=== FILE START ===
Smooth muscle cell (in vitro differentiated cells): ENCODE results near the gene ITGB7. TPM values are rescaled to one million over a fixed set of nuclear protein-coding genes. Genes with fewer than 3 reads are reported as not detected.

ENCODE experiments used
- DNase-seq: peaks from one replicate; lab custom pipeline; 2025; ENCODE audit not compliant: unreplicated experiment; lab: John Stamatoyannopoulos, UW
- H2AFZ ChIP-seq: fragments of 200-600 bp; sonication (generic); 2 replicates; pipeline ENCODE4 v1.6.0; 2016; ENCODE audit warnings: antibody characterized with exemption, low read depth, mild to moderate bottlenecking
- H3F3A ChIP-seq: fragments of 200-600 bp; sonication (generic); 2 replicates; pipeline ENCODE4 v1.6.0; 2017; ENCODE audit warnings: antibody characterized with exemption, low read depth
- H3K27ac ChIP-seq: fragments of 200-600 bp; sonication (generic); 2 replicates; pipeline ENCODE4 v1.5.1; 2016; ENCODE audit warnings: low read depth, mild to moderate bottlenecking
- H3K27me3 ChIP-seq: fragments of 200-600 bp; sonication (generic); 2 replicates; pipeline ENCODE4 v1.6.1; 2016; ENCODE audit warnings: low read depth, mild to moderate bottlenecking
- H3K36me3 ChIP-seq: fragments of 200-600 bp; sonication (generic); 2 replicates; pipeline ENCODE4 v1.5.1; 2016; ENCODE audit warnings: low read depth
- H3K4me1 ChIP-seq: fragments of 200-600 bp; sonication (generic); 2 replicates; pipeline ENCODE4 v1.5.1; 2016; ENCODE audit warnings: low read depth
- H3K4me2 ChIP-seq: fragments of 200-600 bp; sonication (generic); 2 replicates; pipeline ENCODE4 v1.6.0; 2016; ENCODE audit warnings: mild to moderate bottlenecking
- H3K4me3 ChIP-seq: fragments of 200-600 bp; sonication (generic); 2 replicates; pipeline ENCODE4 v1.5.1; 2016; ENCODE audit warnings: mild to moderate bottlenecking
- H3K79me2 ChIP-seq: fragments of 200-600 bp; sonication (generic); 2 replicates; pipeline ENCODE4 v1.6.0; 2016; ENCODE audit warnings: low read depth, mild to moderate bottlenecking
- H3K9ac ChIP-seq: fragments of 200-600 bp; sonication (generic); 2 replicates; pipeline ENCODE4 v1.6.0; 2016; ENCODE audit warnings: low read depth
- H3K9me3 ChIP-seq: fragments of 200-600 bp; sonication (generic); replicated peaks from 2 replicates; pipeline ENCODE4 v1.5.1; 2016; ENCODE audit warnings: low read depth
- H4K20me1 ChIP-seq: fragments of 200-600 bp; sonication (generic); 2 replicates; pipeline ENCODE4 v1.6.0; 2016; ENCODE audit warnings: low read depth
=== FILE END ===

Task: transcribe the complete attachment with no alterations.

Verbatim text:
Smooth muscle cell (in vitro differentiated cells): ENCODE results near the gene ITGB7. TPM values are rescaled to one million over a fixed set of nuclear protein-coding genes. Genes with fewer than 3 reads are reported as not detected.

ENCODE experiments used
- DNase-seq: peaks from one replicate; lab custom pipeline; 2025; ENCODE audit not compliant: unreplicated experiment; lab: John Stamatoyannopoulos, UW
- H2AFZ ChIP-seq: fragments of 200-600 bp; sonication (generic); 2 replicates; pipeline ENCODE4 v1.6.0; 2016; ENCODE audit warnings: antibody characterized with exemption, low read depth, mild to moderate bottlenecking
- H3F3A ChIP-seq: fragments of 200-600 bp; sonication (generic); 2 replicates; pipeline ENCODE4 v1.6.0; 2017; ENCODE audit warnings: antibody characterized with exemption, low read depth
- H3K27ac ChIP-seq: fragments of 200-600 bp; sonication (generic); 2 replicates; pipeline ENCODE4 v1.5.1; 2016; ENCODE audit warnings: low read depth, mild to moderate bottlenecking
- H3K27me3 ChIP-seq: fragments of 200-600 bp; sonication (generic); 2 replicates; pipeline ENCODE4 v1.6.1; 2016; ENCODE audit warnings: low read depth, mild to moderate bottlenecking
- H3K36me3 ChIP-seq: fragments of 200-600 bp; sonication (generic); 2 replicates; pipeline ENCODE4 v1.5.1; 2016; ENCODE audit warnings: low read depth
- H3K4me1 ChIP-seq: fragments of 200-600 bp; sonication (generic); 2 replicates; pipeline ENCODE4 v1.5.1; 2016; ENCODE audit warnings: low read depth
- H3K4me2 ChIP-seq: fragments of 200-600 bp; sonication (generic); 2 replicates; pipeline ENCODE4 v1.6.0; 2016; ENCODE audit warnings: mild to moderate bottlenecking
- H3K4me3 ChIP-seq: fragments of 200-600 bp; sonication (generic); 2 replicates; pipeline ENCODE4 v1.5.1; 2016; ENCODE audit warnings: mild to moderate bottlenecking
- H3K79me2 ChIP-seq: fragments of 200-600 bp; sonication (generic); 2 replicates; pipeline ENCODE4 v1.6.0; 2016; ENCODE audit warnings: low read depth, mild to moderate bottlenecking
- H3K9ac ChIP-seq: fragments of 200-600 bp; sonication (generic); 2 replicates; pipeline ENCODE4 v1.6.0; 2016; ENCODE audit warnings: low read depth
- H3K9me3 ChIP-seq: fragments of 200-600 bp; sonication (generic); replicated peaks from 2 replicates; pipeline ENCODE4 v1.5.1; 2016; ENCODE audit warnings: low read depth
- H4K20me1 ChIP-seq: fragments of 200-600 bp; sonication (generic); 2 replicates; pipeline ENCODE4 v1.6.0; 2016; ENCODE audit warnings: low read depth